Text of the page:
We can fully understand how frustrating it must have been for passengers stuck for hours on trains heading to Hampshire from London.
They wanted to get home after a long day and grew tired of waiting after delays were caused by an attempted theft of cabling at Farnborough that in turn led to signal failure.
But in deciding to get off stopped trains and walk up the track in an attempt to return to stations, all they did was add another 90 minutes to the hours that fellow commuters were stuck.
That’s because Network Rail, once it knew people were leaving trains, had no choice but to switch off the power. Safety had to be paramount.
The actions of those passengers who let their impatience get the better of them while the power was on weren’t clever. And they were potentially dangerous too.
Because experts point out that even when the power may seem to have been turned off, some parts of the track can remain electrified.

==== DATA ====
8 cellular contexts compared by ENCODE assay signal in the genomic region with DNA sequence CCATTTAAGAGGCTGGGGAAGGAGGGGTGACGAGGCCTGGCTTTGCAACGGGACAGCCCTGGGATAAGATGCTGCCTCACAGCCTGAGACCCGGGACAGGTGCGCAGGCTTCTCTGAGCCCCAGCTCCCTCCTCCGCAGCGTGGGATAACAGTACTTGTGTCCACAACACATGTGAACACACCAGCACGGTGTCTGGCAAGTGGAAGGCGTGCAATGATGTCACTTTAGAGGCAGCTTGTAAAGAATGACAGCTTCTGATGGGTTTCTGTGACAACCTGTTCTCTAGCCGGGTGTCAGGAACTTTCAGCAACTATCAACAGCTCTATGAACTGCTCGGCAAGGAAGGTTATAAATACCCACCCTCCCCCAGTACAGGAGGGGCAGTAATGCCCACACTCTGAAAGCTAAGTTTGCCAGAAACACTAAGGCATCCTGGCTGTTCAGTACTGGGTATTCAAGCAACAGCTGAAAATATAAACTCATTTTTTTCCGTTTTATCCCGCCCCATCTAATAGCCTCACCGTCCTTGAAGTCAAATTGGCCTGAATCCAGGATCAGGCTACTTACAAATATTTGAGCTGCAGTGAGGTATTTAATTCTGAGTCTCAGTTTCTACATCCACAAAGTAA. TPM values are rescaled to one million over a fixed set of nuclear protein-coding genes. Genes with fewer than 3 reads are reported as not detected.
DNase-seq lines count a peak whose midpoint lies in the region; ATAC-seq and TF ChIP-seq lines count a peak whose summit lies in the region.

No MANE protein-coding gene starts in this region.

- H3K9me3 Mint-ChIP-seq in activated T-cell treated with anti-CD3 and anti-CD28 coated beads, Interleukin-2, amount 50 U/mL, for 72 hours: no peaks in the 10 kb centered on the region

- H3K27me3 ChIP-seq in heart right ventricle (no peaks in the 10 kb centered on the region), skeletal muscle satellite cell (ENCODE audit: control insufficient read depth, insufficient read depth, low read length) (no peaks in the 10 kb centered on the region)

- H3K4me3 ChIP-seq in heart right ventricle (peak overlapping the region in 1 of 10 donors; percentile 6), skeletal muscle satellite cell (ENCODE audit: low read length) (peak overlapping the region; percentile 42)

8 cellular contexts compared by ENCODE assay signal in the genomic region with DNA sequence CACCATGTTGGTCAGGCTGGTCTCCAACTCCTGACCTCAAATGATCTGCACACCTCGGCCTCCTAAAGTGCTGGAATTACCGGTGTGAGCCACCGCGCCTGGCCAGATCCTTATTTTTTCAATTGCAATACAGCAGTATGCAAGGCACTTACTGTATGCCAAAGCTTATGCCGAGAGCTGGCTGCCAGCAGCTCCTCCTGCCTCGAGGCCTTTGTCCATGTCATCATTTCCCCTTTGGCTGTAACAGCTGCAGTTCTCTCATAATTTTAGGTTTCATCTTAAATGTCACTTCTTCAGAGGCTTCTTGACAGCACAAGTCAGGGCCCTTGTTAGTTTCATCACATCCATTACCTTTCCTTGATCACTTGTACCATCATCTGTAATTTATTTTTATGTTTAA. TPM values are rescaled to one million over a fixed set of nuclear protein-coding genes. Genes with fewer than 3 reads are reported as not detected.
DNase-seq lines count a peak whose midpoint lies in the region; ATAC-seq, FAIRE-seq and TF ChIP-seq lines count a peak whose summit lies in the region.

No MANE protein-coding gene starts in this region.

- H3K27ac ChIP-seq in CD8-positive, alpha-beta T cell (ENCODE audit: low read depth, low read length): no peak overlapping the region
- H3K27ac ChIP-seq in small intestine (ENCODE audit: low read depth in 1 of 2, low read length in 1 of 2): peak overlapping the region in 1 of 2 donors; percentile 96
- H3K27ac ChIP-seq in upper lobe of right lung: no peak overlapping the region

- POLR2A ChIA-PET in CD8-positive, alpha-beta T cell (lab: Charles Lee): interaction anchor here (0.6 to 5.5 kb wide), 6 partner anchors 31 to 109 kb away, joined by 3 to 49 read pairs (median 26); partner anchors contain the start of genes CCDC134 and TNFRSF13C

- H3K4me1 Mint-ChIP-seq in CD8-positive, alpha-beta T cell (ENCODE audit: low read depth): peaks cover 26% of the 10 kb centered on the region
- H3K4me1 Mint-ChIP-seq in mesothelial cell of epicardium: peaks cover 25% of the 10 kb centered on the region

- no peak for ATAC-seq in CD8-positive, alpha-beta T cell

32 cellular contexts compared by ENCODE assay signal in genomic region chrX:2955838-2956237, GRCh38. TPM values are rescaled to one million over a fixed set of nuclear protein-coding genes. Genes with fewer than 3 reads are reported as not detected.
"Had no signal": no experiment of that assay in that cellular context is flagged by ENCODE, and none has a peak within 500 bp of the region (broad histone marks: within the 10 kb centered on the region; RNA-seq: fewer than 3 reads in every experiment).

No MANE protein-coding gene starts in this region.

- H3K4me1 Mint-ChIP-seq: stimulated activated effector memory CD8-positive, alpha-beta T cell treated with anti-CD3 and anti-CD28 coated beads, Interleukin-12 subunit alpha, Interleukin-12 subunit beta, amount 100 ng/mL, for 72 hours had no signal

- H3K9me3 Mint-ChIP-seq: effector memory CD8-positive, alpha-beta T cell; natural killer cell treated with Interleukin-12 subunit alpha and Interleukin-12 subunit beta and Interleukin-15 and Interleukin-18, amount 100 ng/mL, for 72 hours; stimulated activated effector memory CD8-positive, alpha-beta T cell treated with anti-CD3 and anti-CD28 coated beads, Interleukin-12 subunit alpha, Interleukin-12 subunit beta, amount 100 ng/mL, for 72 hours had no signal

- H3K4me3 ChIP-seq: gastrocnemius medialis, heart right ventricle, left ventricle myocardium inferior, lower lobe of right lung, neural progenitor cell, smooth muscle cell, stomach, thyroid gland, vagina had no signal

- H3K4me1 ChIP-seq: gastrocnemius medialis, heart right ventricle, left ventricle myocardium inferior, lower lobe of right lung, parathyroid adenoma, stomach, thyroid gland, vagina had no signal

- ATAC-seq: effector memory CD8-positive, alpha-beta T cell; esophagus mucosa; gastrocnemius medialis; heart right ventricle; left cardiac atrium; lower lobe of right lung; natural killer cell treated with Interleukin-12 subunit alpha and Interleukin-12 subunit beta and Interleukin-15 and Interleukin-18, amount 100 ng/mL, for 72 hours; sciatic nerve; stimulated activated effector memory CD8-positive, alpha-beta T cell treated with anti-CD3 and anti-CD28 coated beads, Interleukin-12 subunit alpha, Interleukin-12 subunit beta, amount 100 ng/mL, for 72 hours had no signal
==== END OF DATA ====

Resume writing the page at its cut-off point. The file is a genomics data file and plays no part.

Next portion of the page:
So it was extremely irresponsible of all those passengers who became so fed up that they put themselves at great potential risk.
Superintendent Andrew Ball of the British Transport Police says today how officers spoke to a group of passengers who had left a train and walked back to Woking along the tracks.
They tried to impress upon them the potential danger in which they had placed themselves.
But was this enough? We don’t think so. These people were not supervised or marshalled by train staff. They just decided to take matters into their own hands and risked harm as well as causing further disruption.
That affected the many other passengers who were more sensible and stayed put inside carriages.
South West Trains may need to look at how it can keep passengers better informed about delays and the reason for them.
But if it’s at all practical, we think those people who selfishly and thoughtlessly walked down the tracks should be prosecuted.
Maybe that would make them and others think again should the same situation arise in the future.